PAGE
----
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Fire Service call centre closure would put local lives at risk- Farron meets local Officers' to back their campaign

October 26, 2009 12:00 AM

South Lakeland MP Tim Farron has met with a group of local firefighters from Cumbria to discuss the government's FireControl Project which plans to close down Cumbria 's fire emergency control room and relocate it to a single centre in Warrington . This would also lead to a reduction of two-thirds of the call centre staff. Tim met with the firefighters at the House of Commons.

The project has already cost the government £1.4billion despite its initial purpose to increase cost-efficiency and has instead exceeded its budget of £100million. Mr Farron has expressed his concern that the project will undermine the speed and the quality of the service provided by the emergency control rooms and with fewer members of staff on duty, call-handling capacity will be reduced.

The Fire Brigade Union have declared that they have no confidence in the system, with 92% believing that it would worsen response times to incidents. Mr Farron has therefore called on the government's plans to be abandoned and for the existing control rooms to be upgraded with better technology and improved systems to provide a reliable and local service.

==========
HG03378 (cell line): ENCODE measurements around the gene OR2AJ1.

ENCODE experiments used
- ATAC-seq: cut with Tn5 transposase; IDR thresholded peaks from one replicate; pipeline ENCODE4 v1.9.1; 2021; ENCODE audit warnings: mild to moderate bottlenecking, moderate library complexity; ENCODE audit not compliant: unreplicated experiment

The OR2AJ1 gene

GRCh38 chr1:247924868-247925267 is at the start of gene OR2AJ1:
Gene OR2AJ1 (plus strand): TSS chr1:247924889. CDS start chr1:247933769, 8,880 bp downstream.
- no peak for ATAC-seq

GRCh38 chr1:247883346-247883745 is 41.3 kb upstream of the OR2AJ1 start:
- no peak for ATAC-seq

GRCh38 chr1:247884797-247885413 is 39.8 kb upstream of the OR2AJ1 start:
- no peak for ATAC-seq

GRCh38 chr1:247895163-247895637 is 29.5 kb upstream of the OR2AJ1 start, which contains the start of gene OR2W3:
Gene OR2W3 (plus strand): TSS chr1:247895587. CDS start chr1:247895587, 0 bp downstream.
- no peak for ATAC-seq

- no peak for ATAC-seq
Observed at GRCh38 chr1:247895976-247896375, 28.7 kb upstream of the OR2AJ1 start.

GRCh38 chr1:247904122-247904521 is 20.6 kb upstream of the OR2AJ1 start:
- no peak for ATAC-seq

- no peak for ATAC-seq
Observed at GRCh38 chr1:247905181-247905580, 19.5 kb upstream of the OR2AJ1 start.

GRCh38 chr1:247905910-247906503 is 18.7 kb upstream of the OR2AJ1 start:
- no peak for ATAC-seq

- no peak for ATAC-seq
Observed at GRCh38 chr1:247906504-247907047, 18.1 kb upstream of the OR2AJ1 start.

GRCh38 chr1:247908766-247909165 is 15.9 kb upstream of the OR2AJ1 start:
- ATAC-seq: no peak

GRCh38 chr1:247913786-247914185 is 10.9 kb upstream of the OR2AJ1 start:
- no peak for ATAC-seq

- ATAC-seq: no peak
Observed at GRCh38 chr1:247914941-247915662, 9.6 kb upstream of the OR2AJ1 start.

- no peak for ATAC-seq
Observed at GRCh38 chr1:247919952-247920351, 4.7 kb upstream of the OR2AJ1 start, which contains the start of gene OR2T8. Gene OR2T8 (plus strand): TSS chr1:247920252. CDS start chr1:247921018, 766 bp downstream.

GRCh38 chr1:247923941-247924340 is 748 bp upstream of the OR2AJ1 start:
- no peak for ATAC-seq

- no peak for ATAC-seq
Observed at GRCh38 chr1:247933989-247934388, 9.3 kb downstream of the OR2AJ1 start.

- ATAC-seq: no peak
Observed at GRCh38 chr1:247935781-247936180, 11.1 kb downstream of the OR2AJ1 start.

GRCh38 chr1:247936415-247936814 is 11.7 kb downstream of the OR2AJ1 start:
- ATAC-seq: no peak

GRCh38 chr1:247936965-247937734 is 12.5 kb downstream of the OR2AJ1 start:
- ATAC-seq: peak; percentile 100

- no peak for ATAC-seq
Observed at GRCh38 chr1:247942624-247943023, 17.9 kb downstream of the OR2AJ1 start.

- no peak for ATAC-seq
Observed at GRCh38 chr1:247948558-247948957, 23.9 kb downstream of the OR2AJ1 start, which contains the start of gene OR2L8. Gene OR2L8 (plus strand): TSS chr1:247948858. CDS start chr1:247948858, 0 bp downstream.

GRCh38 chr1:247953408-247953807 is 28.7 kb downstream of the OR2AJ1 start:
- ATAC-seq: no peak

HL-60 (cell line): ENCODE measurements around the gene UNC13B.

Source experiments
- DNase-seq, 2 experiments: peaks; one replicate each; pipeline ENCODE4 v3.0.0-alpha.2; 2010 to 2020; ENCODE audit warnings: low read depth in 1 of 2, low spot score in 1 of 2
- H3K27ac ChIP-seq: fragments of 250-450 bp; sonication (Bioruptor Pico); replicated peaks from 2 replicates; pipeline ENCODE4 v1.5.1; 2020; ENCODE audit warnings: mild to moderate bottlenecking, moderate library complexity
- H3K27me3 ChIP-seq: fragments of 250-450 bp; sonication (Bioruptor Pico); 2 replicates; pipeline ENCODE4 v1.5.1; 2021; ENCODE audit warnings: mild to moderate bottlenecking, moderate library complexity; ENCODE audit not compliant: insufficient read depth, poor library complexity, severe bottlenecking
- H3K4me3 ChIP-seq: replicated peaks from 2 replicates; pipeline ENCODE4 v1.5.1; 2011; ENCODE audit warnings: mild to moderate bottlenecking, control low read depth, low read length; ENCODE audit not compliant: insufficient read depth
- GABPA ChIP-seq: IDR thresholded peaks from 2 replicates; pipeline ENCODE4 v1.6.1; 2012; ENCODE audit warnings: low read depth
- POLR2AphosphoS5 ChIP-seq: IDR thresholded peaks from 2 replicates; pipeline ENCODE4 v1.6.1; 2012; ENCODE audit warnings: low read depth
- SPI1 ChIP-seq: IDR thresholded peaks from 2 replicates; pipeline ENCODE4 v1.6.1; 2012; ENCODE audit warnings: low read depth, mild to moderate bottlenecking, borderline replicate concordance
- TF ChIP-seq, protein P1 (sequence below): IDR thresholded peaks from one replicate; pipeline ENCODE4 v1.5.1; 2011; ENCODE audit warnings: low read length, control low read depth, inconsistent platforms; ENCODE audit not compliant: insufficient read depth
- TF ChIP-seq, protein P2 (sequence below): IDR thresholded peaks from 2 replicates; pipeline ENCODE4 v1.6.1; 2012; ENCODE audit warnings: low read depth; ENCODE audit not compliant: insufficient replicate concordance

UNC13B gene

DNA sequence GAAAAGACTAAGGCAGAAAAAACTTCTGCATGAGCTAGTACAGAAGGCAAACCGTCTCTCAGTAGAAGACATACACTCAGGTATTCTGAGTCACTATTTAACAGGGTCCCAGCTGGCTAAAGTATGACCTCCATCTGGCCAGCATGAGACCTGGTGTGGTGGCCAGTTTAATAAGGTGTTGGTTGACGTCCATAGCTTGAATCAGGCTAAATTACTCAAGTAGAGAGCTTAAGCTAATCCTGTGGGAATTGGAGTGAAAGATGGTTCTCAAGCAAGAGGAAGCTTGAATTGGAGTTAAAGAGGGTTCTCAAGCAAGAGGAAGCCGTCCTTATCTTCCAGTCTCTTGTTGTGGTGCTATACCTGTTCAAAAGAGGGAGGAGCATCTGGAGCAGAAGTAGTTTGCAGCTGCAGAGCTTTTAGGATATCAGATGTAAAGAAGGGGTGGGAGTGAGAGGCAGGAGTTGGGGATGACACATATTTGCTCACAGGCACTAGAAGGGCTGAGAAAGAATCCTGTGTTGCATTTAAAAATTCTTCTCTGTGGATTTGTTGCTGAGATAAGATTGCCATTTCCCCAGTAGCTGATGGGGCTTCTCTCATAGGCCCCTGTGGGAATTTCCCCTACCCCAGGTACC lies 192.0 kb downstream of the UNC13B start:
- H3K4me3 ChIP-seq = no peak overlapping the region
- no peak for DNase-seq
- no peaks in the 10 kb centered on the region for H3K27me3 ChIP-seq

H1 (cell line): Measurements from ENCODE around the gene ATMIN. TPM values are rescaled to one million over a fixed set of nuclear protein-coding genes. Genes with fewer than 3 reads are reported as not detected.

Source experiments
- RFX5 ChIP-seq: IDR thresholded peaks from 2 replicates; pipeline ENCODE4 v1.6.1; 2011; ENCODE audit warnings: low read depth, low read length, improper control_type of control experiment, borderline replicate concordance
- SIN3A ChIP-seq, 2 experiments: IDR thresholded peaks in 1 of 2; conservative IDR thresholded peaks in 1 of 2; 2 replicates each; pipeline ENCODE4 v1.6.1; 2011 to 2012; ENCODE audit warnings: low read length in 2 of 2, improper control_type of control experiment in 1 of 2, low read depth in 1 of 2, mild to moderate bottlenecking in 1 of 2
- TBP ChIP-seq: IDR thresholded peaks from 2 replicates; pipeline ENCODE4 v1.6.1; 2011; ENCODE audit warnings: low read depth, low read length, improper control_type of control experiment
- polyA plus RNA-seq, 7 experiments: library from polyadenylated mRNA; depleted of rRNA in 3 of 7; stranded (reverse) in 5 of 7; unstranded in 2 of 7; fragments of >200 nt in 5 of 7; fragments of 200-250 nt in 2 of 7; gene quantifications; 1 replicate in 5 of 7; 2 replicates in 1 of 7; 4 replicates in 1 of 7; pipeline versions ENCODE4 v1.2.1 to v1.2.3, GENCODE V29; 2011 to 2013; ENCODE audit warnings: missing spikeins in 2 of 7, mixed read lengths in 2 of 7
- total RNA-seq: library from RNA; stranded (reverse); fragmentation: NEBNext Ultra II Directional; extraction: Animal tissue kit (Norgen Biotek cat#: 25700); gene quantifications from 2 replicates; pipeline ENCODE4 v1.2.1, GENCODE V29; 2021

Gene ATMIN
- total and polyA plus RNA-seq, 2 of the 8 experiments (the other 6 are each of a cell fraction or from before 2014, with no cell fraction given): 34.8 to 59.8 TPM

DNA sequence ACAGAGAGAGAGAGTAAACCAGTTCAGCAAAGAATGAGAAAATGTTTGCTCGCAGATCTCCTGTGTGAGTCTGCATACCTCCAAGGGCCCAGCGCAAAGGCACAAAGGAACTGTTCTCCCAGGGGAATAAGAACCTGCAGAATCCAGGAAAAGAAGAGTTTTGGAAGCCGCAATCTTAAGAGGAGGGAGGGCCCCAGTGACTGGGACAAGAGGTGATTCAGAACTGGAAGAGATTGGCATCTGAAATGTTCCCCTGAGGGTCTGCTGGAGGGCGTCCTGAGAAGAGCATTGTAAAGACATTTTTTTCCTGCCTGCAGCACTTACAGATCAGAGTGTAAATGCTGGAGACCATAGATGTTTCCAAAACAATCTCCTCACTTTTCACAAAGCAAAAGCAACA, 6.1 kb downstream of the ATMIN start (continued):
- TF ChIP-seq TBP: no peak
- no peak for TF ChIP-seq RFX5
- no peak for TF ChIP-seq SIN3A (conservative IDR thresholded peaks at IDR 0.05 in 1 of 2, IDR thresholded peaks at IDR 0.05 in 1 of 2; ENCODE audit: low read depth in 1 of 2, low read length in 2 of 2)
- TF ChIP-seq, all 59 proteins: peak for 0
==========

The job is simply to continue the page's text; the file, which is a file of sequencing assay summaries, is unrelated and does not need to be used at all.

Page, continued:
Commenting Tim Farron said:

"The regionalisation of emergency call rooms has been an utter waste of money, which could potentially put people's lives at risk by reducing the number of calls that can be answered.

"From the discussion I've had with local firefighters, it's clear that this is nothing more than a government cost-cutting exercise, which will result in the loss of vital expertise and knowledge provided by local control centres. For example, if someone rings the call centre in a panic saying that their house is on fire and that they live in Staveley, will someone at a call centre 70 miles away know to ask 'which Staveley'? The loss of local knowledge could cost lives.

"The government should be listening to the advice of the Fire officers, who are the experts on this issue, and keep the emergency control centres where they are."